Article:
What Mississauga and Scarborough need to encourage more cycling in suburban areas

Suburban areas in the GTA are full of biking trails, but the main roads sorely need separated bike lanes in order for cyclists to feel safe, according to advocates in both Mississauga and Scarborough.

Advocates say separated bikes lanes are needed in both areas to make cyclists feel safe

Cycling downtown comes with a unique set of challenges, but according to Marvin Macaraig, places like Scarborough are still lacking when it comes to basic biking infrastructure. (Taylor Simmons/CBC)

Marvin Macaraig would love to see more cyclists in Scarborough, but there's just one problem.

"Scarborough currently has no separated bike lanes," he said. "The suburbs present an opportunity. The cities and the communities that can transform their streets quicker are the ones that are going to benefit."

Macaraig and Scarborough Cycles offer people who'd like to begin biking a supportive network to learn the necessary skills and workshops to refine them. (Taylor Simmons/CBC)

Macaraig, who's the Bike Hub Co-ordinator with Scarborough Cycles, spoke with Metro Morning Monday to highlight the particular challenges cyclists in suburban areas face when it comes to having a safe, enjoyable ride.

He said many people would be more open to using their bikes if they had a reliable, separated network.

It's a problem echoed by Mississauga Ward 3 Councillor Chris Fonseca, who's also a member of the Mississauga Cycling Advisory Committee.

"Those interested but concerned riders want to ride more," she said, citing surveys the city has conducted on cycling. "We've heard from over 2,000 of them that they would like to ride more; however, they don't feel necessarily safe enough on some of that infrastructure."

Both Macaraig and Fonseca agree, the suburbs have great multi-use trails for both recreational use and for commuting, but more people would regularly cycle if they saw designated routes as part of each city's major arteries.

Macaraig mentioned the Gatineau Hydro Corridor as one of the many great biking trails you can find in the suburbs. (Toronto and Region Conservation)

With some streets in the suburban areas as wide as four lanes, Macaraig said, it can be a loud and fast ride. If you're not comfortable, you're forced onto the trails.

 "The network is a patchwork," he said. "We need that minimum grid."

More cycling routes planned

Both advocates could get their wish though, as each area has plans in the works to create more cycling infrastructure.

Fonseca said the city is in the midst of executing their Cycling Master Plan, which includes the intention to create more than 900 kilometres of on and off-road cycling routes over the next 20 years.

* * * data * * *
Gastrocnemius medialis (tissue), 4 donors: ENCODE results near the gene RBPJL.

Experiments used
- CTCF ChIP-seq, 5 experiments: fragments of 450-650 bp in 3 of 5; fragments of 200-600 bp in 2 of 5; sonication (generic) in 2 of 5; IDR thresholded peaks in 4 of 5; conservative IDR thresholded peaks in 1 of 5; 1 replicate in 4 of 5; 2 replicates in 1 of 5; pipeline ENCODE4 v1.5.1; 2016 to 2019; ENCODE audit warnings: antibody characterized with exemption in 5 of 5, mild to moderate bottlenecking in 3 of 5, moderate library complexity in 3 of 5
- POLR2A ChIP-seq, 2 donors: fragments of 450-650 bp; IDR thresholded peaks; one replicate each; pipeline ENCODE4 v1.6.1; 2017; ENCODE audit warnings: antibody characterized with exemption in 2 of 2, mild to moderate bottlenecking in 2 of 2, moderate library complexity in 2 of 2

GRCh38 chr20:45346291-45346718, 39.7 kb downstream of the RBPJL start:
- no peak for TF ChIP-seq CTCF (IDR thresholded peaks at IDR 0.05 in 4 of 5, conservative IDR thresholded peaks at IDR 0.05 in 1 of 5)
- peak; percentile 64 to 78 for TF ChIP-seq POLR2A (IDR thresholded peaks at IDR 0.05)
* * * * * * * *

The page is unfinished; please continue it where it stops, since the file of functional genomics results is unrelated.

You can look at where those will be, here.

The city will also consider cyclists as they move forward with other projects, Fonseca said, such as the Hurontario LRT corridor and Dundas Connects, which is a plan to enhance Dundas Street from Oakville to Toronto. Those plans could include creating routes that directly connect with transit hubs.

Fonseca, an avid cyclist herself, is working towards creating more bike lanes in Mississauga, as she agreed she doesn't feel completely safe while riding on the roads. (Taylor Simmons/CBC)

"Rather than cycling being an after-thought, it's important to have a multi-modal approach, and we're hearing that from everyone," she said.

Last year, Toronto City Council also identified Scarborough's Kingston Road as one of eight streets that could be configured to include bike lanes or bikeways. It's part of a 10-year plan to add 525 kilometres of biking infrastructure to the city.

Still, Macaraig thinks more could be done to create a network beneficial to residents.

"People come into our bike hub and tell me all the time, they understand the benefits cycling can bring, they don't want to be on transit, they don't want to be in their car, but it's safety," he said. "People want to feel safe when they ride."

With files from Metro Morning

Comments

To encourage thoughtful and respectful conversations, first and last names will appear with each submission to CBC/Radio-Canada's online communities (except in children and youth-oriented communities). Pseudonyms will no longer be permitted.

By submitting a comment, you accept that CBC has the right to reproduce and publish that comment in whole or in part, in any manner CBC chooses. Please note that CBC does not endorse the opinions expressed in comments. Comments on this story are moderated according to our Submission Guidelines. Comments are welcome while open. We reserve the right to close comments at any time.